It is inappropriate and illegal for a practitioner to encourage, deliver, supply, or personally participate in the commission of an act of assisted suicide with a client. Doing so may subject the practitioner to criminal charges. The choice is the client's, not ours. It is our job to provide appropriate care and referral to resources.

In triaging a client who expresses thoughts of suicide, it is important to assess the client's risk. Question your client about what "feeling suicidal" means to him or her. Ask about previous thoughts or attempts, and if a clear plan exists as to how the client will commit suicide. Does the person have the means to carry out the plan? Do they possess the gun, rope, knife, pills, etc? Building rapport is essential to this dialogue.

You can triage your patient's risk for suicide by utilizing the SAD PERSONS Scale.8 To use, assign one point for each positive risk factor, add your total points and review the recommended guidelines.

[Important Suicide Risk Factors]

Sex [Assign one point only if male]
Age [Assign one point only if <19 yrs or >45 years old]

Previous attempts
Ethanol abuse [alcohol or substance abuse]
Rational thinking loss
Social supports lacking [lack of family, friends, etc]
Organized plan [lethal, affairs in order, note]
No spouse [divorced, widowed, separated, single, no children]
Sickness [chronic, debilitating and severe]

Scale Score:

0-2: Typically not an acute situation, but make sure to follow up with the client by phone and document referral sources.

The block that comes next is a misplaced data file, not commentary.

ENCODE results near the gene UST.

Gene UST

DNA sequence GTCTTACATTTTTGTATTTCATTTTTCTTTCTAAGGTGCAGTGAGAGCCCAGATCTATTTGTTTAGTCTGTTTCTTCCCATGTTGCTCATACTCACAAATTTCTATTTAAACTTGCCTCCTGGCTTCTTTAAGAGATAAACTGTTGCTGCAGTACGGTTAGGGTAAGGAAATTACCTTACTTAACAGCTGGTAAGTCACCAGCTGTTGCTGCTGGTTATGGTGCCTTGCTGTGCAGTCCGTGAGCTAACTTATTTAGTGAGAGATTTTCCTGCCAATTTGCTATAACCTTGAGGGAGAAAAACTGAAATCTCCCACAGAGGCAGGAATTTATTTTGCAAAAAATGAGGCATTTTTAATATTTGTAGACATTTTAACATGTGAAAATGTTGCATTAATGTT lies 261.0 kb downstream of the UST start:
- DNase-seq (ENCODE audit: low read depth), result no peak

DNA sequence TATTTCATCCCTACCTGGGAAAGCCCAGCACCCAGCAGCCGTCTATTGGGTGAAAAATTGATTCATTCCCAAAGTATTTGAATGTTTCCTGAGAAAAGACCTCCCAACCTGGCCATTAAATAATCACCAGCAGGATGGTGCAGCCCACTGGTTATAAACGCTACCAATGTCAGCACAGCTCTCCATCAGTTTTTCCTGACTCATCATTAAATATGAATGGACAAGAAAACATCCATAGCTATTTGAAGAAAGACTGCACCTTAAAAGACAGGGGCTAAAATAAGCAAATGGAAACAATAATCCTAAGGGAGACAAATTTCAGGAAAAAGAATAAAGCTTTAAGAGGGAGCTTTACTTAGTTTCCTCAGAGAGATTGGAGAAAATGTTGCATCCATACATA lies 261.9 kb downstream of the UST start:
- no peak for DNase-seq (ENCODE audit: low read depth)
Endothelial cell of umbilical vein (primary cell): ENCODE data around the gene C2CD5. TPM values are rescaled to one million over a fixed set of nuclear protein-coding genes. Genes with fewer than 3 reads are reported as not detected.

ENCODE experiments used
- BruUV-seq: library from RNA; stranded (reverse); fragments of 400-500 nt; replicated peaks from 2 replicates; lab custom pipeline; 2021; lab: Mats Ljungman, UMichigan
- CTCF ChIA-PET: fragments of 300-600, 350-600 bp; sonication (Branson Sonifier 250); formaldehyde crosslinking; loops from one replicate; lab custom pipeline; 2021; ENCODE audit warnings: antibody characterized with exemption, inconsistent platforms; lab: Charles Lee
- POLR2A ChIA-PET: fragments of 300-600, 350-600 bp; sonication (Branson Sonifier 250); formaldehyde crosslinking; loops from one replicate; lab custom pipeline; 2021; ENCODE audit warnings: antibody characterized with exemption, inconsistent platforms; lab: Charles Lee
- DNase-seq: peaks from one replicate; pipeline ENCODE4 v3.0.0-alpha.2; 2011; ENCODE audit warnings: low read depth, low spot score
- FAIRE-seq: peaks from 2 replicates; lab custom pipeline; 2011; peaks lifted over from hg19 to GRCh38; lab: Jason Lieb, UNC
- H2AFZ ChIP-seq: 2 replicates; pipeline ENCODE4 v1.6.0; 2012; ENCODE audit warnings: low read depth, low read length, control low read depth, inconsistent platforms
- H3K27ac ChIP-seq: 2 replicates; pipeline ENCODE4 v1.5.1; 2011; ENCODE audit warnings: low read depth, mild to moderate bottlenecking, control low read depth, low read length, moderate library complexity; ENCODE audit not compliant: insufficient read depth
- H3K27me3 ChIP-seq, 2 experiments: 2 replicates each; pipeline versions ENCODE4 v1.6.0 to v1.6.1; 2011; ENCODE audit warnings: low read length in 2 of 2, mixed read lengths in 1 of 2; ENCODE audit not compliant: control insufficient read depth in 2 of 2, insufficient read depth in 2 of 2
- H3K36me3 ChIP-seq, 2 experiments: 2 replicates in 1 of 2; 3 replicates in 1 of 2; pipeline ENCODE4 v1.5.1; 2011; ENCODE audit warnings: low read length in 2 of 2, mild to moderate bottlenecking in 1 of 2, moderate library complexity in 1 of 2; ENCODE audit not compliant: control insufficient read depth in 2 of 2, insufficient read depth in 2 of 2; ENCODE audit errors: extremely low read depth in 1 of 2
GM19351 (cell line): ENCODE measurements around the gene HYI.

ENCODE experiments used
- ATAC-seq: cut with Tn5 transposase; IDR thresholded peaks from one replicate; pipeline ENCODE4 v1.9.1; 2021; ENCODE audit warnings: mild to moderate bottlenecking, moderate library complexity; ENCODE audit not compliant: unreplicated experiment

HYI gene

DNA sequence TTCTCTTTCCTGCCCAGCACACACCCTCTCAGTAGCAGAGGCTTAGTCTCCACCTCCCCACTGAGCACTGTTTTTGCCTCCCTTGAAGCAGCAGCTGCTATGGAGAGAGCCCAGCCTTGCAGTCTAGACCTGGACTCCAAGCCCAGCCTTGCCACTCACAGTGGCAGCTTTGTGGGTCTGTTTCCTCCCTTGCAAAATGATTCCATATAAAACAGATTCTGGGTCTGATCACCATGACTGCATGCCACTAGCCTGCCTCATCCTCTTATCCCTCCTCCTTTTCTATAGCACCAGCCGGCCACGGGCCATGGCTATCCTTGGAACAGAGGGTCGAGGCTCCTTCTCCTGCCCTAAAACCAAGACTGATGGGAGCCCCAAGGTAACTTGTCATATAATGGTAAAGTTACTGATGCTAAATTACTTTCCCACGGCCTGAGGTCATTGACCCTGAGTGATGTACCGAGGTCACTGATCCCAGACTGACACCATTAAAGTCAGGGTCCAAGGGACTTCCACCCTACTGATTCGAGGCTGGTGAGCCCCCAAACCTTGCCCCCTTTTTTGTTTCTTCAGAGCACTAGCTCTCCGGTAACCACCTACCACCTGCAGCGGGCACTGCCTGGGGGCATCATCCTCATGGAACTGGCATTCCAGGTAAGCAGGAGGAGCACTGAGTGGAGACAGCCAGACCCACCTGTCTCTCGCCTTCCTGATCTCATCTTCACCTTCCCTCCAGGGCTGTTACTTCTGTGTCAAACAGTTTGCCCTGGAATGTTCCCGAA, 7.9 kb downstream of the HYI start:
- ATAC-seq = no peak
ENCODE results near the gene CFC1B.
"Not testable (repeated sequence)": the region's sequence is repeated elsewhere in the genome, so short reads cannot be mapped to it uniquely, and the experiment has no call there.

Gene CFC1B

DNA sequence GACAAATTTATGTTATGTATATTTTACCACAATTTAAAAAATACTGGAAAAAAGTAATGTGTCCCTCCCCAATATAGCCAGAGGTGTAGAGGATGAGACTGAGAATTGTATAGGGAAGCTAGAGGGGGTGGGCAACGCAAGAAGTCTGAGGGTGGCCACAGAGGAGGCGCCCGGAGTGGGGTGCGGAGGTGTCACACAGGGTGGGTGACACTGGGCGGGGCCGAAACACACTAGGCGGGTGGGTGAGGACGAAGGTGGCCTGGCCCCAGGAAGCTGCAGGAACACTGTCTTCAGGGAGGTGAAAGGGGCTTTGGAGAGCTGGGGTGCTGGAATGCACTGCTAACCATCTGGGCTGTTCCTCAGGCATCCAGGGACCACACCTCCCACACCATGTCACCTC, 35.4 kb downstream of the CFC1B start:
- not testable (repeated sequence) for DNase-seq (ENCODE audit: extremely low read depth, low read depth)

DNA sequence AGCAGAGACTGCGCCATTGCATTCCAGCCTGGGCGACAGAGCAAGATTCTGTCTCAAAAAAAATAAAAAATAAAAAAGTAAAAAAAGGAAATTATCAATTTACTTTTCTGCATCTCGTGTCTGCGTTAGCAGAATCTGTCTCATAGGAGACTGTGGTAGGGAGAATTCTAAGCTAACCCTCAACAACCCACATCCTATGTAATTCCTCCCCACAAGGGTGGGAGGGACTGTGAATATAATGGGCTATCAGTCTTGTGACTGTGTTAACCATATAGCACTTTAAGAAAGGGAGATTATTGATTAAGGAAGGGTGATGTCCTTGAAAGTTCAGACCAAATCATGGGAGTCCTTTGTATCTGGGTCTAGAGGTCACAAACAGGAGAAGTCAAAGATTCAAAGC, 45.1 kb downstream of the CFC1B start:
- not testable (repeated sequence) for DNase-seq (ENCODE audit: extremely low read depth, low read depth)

3-4: Closer follow up recommended. Ask the client to sign a release form to allow you to communicate with their mental health provider or primary care doctor.

5-6: Discuss the option of hospitalization with the client. Ask the client to sign a medical release and speak with their doctor. Ask the client to make a verbal or written contract that says they will see their therapist or go to the emergency room prior to attempting to take their life.

7-10: This may be a situation where hospitalization may be necessary with or without the client's consent. It is imperative in these situations to continue to validate the patient's feelings and call in the support of the patient's other providers and caretakers.

To be called upon to provide support to a patient struggling with end-of-life decisions is a credit to our importance as care providers. Ensuring appropriate triage, care and referrals is our duty. Embracing a harm reductive approach builds rapport and fosters a sense of greater connection for our patient. A triage tool, such as the SAD PERSONS Scale, offers us a first step in assessing and appropriately referring patients to the care they need, while operating within a professional standard of care and within the parameters of the law.

Our goal should be to meet our clients with open hearts and ears, where they are, not where we want them to be. By integrating our foundation in Asian medicine with proactive public health practice, we can nourish the shen and essence on every level.

Columnists' note: Upcoming Public Health columns will include global acupuncture initiatives and national public health acupuncture programs. If you are aware of programs or have experience in public health initiatives, we would welcome your input.


  1. National Center for Injury Prevention and Control, Center for Disease Control.
  2. Suicide and Self-Inflicted Injury in Massachusetts, 1996-1998, MA Department of Public Health.
  3. Center for Disease Control and Prevention. Suicide among Children, Adolescents and Young Adults, United States, 1980-1992.
  5. The authors will use the term "Asian medicine" as a culturally sensitive term in lieu of "Oriental medicine" and as a broader term in lieu of "Chinese medicine."
  7. American Health Information Management Association, 1992 Principles of Medical Record Documentation, Chicago.
  8. Juhnke GA, Hovestadt AJ. Using the Sad Persons Scale to promote supervisee suicide assessment knowledge. The Clinical Supervisor 1995;13 (2):31-40.
  9. Patterson W, et al. Sad Persons Scale. Psychosomatics 1983;24:343.

Click here for previous articles by Elizabeth Sommers, PhD, MPH, LAc.

Click here for more information about Kristen E. Porter, PhD, MS, MAc, LAc.